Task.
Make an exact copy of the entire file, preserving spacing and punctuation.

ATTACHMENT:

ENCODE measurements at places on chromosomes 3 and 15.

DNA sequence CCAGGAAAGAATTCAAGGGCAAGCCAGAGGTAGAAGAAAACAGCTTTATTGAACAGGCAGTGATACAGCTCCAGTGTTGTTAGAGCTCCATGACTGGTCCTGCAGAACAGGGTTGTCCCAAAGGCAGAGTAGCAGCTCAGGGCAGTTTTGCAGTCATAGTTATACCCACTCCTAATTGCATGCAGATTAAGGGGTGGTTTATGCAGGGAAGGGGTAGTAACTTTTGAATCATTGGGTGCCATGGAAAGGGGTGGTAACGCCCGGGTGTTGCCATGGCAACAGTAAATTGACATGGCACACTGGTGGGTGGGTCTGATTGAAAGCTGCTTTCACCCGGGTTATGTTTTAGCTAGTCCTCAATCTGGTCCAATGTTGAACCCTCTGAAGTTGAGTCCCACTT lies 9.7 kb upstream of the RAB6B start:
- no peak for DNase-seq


ENCODE measurements at places on chromosomes 3 and 15.

DNA sequence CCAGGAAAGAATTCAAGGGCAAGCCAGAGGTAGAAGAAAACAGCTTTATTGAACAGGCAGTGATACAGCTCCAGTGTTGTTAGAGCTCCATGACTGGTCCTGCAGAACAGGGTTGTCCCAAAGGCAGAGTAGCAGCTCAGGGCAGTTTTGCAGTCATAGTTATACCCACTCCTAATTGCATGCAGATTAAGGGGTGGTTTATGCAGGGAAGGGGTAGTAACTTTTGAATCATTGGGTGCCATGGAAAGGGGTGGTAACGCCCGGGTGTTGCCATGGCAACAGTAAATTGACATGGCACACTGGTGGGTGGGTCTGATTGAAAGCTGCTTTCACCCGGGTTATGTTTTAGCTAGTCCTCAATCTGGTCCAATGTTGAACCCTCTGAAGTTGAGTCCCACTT lies 9.7 kb upstream of the RAB6B start:
- no peak for DNase-seq